The Former Head of Uber ATG Must Pay Google $179 Million to Settle Dispute Over Stolen Trade Secrets
【Summary】Anthony Levandowski, the former head of Uber’s Advanced Technologies Group, was ordered to pay $179 million to settle a dispute with Google over stolen trade secrets, according to a court order on Wednesday.
Anthony Levandowski, the former head of Uber's Advanced Technologies Group (ATG) which is the self-driving car unit of ride-hailing company Uber Technologies Inc, was ordered to pay $179 million, which includes attorney fees, to settle a dispute with Google over stolen trade secrets, according to a court order on Wednesday, Reuters reported.
Levandowski, was a key engineer in Google's self-driving project, and a co-founder of Otto, engaged in unfair competition and breached their legal obligations by starting a rival company using Google's driverless car technology and employees, an arbitration panel ruled in December.
Levandowski is a former Google engineer who worked on the search giant's self-driving car program at the company's Waymo division along with his colleague Lior Ron. Levandowski and Ron abruptly resigned from Waymo without notice in January 2016 and co-founded self-driving trucking company Otto, taking other employees with him.
Otto was purchased by Uber in August 2016 for around $680 million in order to help jumpstart Uber's own self-driving car efforts. After the acquisition, Levandowski was hired to lead Uber ATG and develop its self-driving technology.
Before his departure from Google in early 2016, Levandowski was accused of downloading over 14,000 documents or 9.6 GB of files and other trade secrets from Google's servers. The documents contained trade secrets and schematics related to lidar development.
Lidar is a 3D laser technology that's used on autonomous vehicles for identifying objects such as other vehicles and pedestrians in order for self-driving vehicles to safely navigate.
In February 2017, Waymo filed a lawsuit against Uber over the alleged theft of the documents and accused Levandowski of sharing trade secrets with Uber.
Levandowski stepped down from his role at Uber ATG in April 2017, but was eventually fired from the company a month later for refusing to cooperate with the subsequent investigation.
Waymo and Uber eventually settled their dispute a year later in February 2018, with Waymo receiving a 0.34 percent stake in Uber, worth about $245 million at the time.
The settlement includes an agreement to ensure that Waymo confidential information is not being incorporated into any of Uber's technology, which Waymo has said was its main reason for the lawsuit to begin with.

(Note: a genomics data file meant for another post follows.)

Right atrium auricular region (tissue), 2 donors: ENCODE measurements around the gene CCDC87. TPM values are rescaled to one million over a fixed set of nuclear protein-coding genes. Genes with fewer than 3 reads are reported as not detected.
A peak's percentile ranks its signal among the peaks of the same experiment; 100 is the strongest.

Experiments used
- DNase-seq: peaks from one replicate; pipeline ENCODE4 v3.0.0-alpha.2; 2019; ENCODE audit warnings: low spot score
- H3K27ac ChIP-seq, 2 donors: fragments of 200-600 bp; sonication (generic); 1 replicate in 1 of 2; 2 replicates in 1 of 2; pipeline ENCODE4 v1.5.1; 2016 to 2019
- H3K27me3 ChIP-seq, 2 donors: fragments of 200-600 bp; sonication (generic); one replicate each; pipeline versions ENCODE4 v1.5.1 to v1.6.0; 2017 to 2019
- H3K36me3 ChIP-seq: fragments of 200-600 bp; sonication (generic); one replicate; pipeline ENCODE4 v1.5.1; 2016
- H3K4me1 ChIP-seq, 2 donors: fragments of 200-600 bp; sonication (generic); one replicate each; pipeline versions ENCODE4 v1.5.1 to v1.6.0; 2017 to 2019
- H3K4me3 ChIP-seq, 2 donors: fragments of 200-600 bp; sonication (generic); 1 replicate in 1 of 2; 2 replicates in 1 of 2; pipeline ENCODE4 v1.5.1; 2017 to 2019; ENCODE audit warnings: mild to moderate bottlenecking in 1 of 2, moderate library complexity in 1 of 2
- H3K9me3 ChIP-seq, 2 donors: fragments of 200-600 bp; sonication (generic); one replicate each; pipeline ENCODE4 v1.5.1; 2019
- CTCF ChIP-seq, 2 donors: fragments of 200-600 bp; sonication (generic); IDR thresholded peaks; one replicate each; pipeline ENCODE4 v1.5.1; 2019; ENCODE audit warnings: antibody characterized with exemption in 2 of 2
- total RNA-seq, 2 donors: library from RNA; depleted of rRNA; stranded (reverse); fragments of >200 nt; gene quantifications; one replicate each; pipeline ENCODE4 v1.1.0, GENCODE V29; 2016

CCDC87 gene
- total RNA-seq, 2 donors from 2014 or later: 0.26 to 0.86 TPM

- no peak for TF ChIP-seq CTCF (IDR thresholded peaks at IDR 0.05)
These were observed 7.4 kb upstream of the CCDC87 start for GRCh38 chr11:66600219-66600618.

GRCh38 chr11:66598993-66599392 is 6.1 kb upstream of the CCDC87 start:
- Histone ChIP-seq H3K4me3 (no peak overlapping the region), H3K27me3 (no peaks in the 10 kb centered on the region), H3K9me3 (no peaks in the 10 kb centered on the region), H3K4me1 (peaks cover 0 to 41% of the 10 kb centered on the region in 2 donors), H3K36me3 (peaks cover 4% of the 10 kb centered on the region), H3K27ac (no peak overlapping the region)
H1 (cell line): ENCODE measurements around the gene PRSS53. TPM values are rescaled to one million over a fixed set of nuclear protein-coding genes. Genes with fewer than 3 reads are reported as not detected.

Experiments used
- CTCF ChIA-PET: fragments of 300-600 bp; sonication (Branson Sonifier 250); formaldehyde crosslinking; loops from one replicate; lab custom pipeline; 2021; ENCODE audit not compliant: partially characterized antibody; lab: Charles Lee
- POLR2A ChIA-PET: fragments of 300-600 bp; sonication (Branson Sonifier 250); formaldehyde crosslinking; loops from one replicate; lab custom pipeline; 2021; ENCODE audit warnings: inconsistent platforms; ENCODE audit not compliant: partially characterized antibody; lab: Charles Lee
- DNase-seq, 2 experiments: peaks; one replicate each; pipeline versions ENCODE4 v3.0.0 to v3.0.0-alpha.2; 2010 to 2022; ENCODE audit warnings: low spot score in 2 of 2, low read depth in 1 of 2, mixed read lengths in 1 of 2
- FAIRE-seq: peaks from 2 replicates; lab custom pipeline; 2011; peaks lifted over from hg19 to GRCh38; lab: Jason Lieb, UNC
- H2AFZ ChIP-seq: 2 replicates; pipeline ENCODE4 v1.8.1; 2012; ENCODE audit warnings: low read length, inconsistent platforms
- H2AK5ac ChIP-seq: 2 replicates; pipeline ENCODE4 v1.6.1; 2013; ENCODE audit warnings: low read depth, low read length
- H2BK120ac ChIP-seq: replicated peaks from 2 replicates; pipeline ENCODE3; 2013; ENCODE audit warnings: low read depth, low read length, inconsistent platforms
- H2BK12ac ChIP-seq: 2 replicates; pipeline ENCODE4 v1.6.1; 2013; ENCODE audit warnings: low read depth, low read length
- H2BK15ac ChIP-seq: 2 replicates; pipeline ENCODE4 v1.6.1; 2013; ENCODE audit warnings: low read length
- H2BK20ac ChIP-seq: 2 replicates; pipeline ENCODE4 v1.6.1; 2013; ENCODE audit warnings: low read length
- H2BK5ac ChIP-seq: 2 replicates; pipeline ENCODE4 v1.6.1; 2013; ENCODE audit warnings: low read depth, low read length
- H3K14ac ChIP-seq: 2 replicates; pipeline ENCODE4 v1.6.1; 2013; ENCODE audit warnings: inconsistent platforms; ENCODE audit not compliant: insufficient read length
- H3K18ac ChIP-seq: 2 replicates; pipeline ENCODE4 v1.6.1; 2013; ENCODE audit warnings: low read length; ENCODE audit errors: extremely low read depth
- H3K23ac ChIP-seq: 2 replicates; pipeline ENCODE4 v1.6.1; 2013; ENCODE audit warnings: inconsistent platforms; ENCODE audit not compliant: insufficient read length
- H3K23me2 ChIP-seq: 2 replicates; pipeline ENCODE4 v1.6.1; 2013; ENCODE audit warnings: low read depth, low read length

Uber was lucky to avoid a sustainable payout. Waymo was originally seeking up to $1 billion from Uber.
However, In August 2019, the U.S. Department of Justice stepped in and filed criminal charges against Levandowski for the theft of the trade secrets.
Ron eventually settled with Google for $9.7 million last month. However Levandowski had disputed the ruling ordering him to pay $127 million without including legal fees. On Wednesday, Reuters reported that a San Francisco County court confirmed the arbitration panel's decision and award.
Waymo said it would "continue to take the necessary steps to ensure our confidential information is protected."
Waymo confirmed that Uber had paid the $9.7 million owed by Ron, as Uber indemnifies workers under its employment agreements. However, Uber said in financial filings that it expects to challenge having to pay for Levandowski, who is still fighting the separate federal indictment.
resource from: Reuters
The NIO ET7 Will Come Standard With an Advanced Dolby Atmos-Powered Sound System Co-Developed With Audio Pioneer Dirac
Audi Hits EV Startup NIO With a Trademark Lawsuit Over its Vehicle Naming
EV Startup VinFast is Offering 3 Years of Free EV Charging and Advanced Driver Assist System for Customers That Reserve a Vehicle Through Sept 30
Ford Motor Co is Recalling 2.9 Million Vehicle That Could ‘Roll Away’ After the Transmission is Shifted Into Park
Ford Issues ‘Stop Sale’ of the Electric Mustang Mach-E Over Possible Loss of Propulsion While Driving
Tesla Rival NIO Plans to Produce its Own EV Battery Packs to Improve Profitability
China Added 963,000 Electric Vehicle Charging Piles Since January in its Push to Lead the World in EV Sales
The Affordable New Smart Brand Electric Crossover Designed by Mercedes-Benz Officially Launches in China
- The 2023 Polestar 2: Delivery Updates, New Pricing, Color Options and New Tech
- Vietnamese Electric Vehicle Startup VinFast Files for U.S. IPO, Recently Signed MoU to Build a $4 Billion EV Factory in North Carolina
- China’s NIO Inc is in Talks to License its EV Battery Swapping Technology to Other Automakers
- Electrify America is Redesigning its Future EV Charging Stations to Provide a More Customer-Focused Experience
- Ford F-150 Lightning Range, MPGe Leaked in Window Stickers
- Tesla Chief Executive Elon Musk Has a New Role, Twitter Board Member
- $12,500 Federal EV Tax Credit Proposal Reportedly Dropped
- Ultra-Fast EV Charger Developer FreeWire Technologies Launches its New Global Headquarters, R&D, and Manufacturing Facility in Newark, California
- Ford Motor Co is Recalling 39,000 Expedition and Lincoln Navigator SUVs Over Engine Fire Risk
- GM’s Buick Division is Getting a Makeover, Will Only Offer Electric Vehicles by the End of the Decade